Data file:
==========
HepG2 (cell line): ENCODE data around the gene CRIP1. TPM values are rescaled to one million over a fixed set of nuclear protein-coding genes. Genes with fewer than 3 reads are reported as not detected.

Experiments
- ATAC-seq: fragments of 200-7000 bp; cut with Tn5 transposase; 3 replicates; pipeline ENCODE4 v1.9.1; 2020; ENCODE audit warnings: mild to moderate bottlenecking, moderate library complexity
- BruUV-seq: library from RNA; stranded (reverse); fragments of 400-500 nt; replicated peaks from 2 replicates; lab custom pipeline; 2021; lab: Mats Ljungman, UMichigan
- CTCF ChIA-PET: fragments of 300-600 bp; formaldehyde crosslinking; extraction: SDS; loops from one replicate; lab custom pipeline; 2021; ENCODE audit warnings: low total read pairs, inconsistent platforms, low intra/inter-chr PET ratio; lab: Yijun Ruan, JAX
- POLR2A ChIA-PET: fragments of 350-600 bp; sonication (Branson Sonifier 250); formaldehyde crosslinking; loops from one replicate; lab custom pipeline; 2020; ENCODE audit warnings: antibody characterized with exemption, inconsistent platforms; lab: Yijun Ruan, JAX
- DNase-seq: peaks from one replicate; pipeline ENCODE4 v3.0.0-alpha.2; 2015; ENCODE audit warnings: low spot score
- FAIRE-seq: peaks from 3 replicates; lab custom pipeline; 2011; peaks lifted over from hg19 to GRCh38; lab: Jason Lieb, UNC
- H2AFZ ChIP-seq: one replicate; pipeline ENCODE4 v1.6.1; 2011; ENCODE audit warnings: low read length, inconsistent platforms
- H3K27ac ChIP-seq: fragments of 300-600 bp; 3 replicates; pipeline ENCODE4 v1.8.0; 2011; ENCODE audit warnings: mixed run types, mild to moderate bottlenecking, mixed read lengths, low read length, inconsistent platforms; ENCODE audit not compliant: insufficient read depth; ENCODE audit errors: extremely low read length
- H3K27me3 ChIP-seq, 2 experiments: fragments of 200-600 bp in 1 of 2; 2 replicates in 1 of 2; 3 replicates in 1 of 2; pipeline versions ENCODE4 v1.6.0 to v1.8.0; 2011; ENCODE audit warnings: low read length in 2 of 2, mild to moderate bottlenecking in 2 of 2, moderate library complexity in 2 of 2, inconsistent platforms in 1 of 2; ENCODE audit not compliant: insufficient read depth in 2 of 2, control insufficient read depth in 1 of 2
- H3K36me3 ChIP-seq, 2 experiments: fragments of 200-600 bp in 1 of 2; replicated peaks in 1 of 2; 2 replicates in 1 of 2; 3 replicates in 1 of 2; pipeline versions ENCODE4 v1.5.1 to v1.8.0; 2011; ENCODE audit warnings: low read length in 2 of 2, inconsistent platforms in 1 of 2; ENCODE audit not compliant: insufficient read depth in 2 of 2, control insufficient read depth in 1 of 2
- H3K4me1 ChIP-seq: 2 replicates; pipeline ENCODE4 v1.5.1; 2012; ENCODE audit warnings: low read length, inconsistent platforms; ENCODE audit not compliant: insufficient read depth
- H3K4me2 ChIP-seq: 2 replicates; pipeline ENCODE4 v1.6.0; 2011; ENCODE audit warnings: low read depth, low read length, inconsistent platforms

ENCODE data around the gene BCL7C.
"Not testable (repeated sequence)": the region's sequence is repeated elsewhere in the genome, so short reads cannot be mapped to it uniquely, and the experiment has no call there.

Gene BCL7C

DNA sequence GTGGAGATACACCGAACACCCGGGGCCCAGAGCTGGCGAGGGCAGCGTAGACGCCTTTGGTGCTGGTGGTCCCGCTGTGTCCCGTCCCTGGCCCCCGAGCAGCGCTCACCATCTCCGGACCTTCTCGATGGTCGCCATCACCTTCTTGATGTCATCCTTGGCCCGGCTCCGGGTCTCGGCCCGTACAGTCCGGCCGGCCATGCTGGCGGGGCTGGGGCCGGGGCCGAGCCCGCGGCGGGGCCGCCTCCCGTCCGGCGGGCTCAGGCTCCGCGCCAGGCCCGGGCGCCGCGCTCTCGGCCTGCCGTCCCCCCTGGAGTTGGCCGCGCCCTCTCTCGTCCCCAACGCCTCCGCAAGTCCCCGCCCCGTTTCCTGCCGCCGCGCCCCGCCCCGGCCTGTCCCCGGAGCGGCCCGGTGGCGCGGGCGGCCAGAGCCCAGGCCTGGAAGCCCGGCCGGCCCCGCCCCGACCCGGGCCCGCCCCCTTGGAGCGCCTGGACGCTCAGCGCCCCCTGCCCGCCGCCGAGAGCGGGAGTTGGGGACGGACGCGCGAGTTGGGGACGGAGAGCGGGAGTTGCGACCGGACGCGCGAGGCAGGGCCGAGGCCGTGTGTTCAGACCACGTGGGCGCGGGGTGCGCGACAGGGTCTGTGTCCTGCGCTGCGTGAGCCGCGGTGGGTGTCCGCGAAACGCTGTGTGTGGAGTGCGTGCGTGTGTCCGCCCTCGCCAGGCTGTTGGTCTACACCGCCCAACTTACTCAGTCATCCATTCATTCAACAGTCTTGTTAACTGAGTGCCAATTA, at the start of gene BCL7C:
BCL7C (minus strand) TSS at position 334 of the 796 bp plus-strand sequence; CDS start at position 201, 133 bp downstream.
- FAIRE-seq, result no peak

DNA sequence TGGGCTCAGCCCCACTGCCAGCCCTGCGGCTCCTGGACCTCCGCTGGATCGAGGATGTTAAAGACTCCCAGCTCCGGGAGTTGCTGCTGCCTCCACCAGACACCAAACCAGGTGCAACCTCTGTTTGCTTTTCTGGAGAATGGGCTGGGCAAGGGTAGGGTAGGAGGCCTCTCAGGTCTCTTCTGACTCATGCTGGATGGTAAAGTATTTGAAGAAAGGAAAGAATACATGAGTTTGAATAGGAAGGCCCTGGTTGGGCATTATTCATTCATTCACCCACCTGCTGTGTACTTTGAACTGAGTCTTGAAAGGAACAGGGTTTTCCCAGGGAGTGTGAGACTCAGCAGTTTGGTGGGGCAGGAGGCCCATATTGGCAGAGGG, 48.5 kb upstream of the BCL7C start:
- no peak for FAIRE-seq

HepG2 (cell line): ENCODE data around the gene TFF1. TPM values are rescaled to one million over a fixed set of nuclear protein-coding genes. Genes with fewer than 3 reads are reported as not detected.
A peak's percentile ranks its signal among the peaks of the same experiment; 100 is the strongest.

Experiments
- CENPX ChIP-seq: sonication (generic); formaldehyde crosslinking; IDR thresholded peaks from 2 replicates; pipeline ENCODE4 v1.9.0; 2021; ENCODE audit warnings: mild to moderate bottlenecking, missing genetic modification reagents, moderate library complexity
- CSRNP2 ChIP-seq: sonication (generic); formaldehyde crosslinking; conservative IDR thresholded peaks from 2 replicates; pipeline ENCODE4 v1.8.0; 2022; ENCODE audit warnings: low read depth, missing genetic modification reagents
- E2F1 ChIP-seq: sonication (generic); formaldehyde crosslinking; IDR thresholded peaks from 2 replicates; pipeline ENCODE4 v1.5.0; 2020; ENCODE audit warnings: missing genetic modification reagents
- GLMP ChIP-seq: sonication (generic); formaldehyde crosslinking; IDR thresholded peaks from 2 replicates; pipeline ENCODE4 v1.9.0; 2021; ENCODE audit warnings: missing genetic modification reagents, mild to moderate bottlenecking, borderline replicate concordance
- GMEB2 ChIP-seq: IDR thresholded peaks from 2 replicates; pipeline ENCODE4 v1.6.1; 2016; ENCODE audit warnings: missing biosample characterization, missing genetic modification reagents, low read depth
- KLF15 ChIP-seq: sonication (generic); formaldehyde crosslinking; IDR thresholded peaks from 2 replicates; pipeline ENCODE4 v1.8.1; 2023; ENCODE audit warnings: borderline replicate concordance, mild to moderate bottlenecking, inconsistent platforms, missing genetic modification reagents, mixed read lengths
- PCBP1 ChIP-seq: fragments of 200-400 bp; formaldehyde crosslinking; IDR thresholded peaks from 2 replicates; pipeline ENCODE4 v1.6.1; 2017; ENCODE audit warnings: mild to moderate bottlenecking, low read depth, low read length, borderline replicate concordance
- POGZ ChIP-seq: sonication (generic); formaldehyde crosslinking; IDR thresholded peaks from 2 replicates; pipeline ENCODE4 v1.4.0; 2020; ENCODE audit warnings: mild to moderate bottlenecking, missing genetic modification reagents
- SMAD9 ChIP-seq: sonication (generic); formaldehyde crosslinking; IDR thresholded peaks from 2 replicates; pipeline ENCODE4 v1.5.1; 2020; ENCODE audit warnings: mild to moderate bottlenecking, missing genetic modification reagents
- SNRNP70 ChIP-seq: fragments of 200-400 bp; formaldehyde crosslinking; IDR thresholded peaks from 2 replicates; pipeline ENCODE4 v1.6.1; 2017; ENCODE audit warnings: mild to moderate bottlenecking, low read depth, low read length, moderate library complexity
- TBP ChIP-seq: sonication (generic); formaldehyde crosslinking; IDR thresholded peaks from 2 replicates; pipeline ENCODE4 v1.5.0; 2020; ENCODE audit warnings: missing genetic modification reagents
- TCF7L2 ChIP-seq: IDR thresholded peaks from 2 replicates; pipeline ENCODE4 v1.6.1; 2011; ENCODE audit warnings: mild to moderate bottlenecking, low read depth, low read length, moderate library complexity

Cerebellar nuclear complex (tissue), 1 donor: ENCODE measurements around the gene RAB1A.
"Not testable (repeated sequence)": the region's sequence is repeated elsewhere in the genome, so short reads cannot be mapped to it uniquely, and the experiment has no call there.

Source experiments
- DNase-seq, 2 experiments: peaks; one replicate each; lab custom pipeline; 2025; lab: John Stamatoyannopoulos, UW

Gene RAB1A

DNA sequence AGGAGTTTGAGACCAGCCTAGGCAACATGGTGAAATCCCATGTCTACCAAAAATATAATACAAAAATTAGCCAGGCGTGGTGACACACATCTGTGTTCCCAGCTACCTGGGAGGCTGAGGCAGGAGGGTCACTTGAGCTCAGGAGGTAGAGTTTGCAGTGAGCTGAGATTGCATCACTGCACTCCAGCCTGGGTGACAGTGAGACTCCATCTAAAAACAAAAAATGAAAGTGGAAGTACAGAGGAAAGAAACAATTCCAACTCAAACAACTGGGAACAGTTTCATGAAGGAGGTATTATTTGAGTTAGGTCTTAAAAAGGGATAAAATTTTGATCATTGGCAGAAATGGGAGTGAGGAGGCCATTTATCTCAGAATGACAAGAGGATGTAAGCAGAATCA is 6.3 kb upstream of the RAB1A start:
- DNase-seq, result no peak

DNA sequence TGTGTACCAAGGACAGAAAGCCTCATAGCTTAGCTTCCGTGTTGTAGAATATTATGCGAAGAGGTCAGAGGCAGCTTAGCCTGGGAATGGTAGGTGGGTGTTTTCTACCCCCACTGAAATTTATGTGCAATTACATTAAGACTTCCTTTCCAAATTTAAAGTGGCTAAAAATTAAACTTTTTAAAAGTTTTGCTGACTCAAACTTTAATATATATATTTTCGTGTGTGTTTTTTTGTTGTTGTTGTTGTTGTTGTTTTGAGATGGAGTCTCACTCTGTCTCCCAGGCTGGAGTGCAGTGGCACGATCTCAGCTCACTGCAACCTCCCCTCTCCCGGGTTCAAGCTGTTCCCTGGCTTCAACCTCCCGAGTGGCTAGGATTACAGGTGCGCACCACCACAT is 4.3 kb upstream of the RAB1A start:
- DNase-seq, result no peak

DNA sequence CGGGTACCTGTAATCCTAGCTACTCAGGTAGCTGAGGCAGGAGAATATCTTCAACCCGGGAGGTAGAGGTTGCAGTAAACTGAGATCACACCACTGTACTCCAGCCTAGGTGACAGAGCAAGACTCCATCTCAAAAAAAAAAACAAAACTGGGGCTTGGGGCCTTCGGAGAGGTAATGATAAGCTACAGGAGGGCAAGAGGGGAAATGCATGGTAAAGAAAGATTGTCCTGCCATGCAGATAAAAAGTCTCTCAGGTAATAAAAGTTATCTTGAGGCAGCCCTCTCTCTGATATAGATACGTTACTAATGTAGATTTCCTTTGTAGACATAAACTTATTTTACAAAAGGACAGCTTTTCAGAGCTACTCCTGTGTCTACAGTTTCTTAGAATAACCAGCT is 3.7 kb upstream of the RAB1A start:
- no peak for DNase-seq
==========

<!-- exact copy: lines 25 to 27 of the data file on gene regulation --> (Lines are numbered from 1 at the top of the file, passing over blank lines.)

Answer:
Experiments
- CENPX ChIP-seq: sonication (generic); formaldehyde crosslinking; IDR thresholded peaks from 2 replicates; pipeline ENCODE4 v1.9.0; 2021; ENCODE audit warnings: mild to moderate bottlenecking, missing genetic modification reagents, moderate library complexity
- CSRNP2 ChIP-seq: sonication (generic); formaldehyde crosslinking; conservative IDR thresholded peaks from 2 replicates; pipeline ENCODE4 v1.8.0; 2022; ENCODE audit warnings: low read depth, missing genetic modification reagents